Occupational therapy (OT) refers to a type of rehabilitation recommended by doctors after experiencing an injury, surgery, or other health change. OT is often aimed at learning skills that will help them return to their daily lives at home and at work.

The goal of OT is to support independent living and functioning as much as possible. This means:

  • Help older people adapt to mobility problems
  • Help someone return to work after an injury
  • Help your child reach developmental milestones

Continue reading to learn everything about Occupational therapy, what to expect from OT, how it differs from physical therapy (PT), costs, benefits and more.

1. What is occupational therapy?

Occupational therapy helps people regain life, work, and home skills that have become difficult after injury, illness, or a change in health.

For example, while physical therapy can help you regain strength and mobility after a health event such as stroke or surgery, OT can help you regain skills like writing and cooking.

It also helps you adapt. An occupational therapist can conduct an assessment of your home, work, or school. This helps recommend adaptive gear and other tools to help you cope with life.

Occupational therapists also play an important role in supporting caregivers. If you are caring for a loved one at home, an occupational therapist can teach you how to use equipment, administer medications, and provide support.

The general goals of OT are to:

  • Help you safely and effectively complete a variety of daily tasks
  • Help restore or maintain independence
  • Ensure caregivers understand how best to support their loved ones

2. Who needs occupational therapy?

Doctor may recommend OT for a variety of medical conditions that affect your ability to perform daily tasks. OT is helpful when movement is compromised by long-term injury, illness, or cognitive changes, or when a prosthesis is replaced due to amputation.

People who may benefit from OT include those affected by:

  • Dementia Or Alzheimer's Disease
  • Stroke
  • Neuromuscular Diseases Such As Multiple Sclerosis And Parkinson's Disease
  • Traumatic Brain Injury
  • Paralysis
  • Mental Health Concerns
  • Chronic Muscle, Joint, or Skeletal Problems
  • Chronic Pain
  • Developmental Disorders Such as Autism

3. What to expect during occupational therapy?

OT varies slightly from person to person. Your therapist will consider your medical history, environment and needs to create a plan that works for you. This includes advice and training for nursing staff and other relatives.


OT helps adults learn or relearn a variety of skills. Occupational therapists can help you:

  • Life Skills Such as Dressing, Meal Preparation, Eating, And Self-Care
  • Gross And Fine Motor Skills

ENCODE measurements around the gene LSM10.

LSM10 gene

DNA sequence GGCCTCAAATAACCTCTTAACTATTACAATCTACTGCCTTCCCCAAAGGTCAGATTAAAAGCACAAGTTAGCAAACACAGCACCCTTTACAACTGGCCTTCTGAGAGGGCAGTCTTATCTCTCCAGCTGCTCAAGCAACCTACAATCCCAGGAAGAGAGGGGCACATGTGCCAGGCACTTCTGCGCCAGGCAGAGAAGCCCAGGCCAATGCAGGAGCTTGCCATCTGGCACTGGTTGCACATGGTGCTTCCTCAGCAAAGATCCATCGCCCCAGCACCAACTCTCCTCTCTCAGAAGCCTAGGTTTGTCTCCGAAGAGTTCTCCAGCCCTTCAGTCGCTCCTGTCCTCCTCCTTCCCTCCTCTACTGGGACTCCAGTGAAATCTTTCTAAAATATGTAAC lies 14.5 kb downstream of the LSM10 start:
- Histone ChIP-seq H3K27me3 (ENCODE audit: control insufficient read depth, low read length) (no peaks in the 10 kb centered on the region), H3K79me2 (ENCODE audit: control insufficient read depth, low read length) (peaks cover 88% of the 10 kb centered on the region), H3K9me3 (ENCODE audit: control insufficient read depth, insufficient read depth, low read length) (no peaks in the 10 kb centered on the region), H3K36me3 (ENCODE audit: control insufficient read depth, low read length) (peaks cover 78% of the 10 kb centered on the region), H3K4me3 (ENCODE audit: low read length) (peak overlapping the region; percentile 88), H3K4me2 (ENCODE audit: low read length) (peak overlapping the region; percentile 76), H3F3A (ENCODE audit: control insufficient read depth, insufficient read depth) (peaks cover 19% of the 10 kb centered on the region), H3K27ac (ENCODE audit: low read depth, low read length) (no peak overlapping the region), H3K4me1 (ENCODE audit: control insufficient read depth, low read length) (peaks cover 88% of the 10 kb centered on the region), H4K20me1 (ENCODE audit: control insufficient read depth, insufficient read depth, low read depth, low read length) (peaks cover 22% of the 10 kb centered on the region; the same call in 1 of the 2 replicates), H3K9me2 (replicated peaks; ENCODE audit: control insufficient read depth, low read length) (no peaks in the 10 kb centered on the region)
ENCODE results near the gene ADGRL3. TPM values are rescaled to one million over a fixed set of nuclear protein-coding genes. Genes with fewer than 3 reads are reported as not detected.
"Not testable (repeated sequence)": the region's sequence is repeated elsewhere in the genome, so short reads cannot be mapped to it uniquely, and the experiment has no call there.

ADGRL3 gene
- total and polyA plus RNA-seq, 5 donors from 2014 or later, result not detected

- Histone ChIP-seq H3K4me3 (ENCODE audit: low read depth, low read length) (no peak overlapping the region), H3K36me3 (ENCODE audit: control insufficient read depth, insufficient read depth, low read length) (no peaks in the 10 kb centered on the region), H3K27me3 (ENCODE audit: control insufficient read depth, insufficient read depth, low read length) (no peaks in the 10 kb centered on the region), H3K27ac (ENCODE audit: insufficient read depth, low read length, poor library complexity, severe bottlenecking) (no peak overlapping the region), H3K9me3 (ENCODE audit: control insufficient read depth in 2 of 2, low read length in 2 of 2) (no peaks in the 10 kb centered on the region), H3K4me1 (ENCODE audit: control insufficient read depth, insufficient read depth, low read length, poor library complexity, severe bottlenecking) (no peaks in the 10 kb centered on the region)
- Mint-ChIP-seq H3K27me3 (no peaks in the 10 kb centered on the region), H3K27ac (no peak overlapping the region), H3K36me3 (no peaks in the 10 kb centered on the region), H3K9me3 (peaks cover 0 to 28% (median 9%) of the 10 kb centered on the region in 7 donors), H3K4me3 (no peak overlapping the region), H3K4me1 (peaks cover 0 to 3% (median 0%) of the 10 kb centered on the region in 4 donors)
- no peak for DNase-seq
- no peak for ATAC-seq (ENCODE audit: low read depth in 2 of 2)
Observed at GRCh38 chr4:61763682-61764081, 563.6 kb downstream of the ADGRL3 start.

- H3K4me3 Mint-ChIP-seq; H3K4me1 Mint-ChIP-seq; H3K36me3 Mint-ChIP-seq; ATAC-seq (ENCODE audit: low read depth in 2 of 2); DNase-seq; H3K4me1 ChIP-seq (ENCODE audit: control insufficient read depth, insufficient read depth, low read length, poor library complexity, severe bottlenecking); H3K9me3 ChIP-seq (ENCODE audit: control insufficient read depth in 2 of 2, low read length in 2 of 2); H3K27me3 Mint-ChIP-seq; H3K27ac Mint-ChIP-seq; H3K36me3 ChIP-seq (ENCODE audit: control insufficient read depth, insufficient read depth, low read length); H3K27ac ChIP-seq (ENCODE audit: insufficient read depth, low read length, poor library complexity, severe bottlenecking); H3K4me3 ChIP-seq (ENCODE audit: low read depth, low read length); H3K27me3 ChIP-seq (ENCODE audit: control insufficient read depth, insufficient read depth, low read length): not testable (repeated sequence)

• Everyday Life
  • Adapting To Home and Work
  • Movement
  • Concentration And Memory
  • Medical Devices Such as Walking Aids and Prosthetic Legs
  • Job Skills
  • Drive
  • Social Skills


For children and young people, a career is an activity that helps them learn, have fun, develop life skills and grow.

During OT, the therapist looks for conventional developmental milestones and what is preventing the child from achieving those milestones.

They begin with a detailed assessment and work with parents, caregivers and other professionals to develop a plan to modify and adjust the child's activities and environment. At the same time, we work with children to develop adaptive and corrective skills for successful play, learning, relationships and life skills.

For children, OT addresses a wide range of needs, including:

  • Developmental Disorders
  • Physical Injury or Illness
  • Emotional Behavioral State

4. The key difference between Occupational Therapy and Physical Therapy

Physical therapy, also called PT, focuses on improving movement, mobility, and function. A physical therapist can accomplish this through a variety of exercises, stretches, and other physical activities.

For example, people who have had knee replacement surgery may see a physical therapist as part of their recovery.

Occupational therapy, also known as OT, focuses on making everyday tasks easier to perform. The focus of this form of treatment is to improve fine and gross motor skills so that you can perform specific daily activities. Occupational therapists also focus on making the home and school environment more optimal for everyday life.

For example, occupational therapists can help people recovering from a stroke return to their daily tasks, such as dressing and eating with utensils. You may also make changes in your home, such as installing handrails in your shower.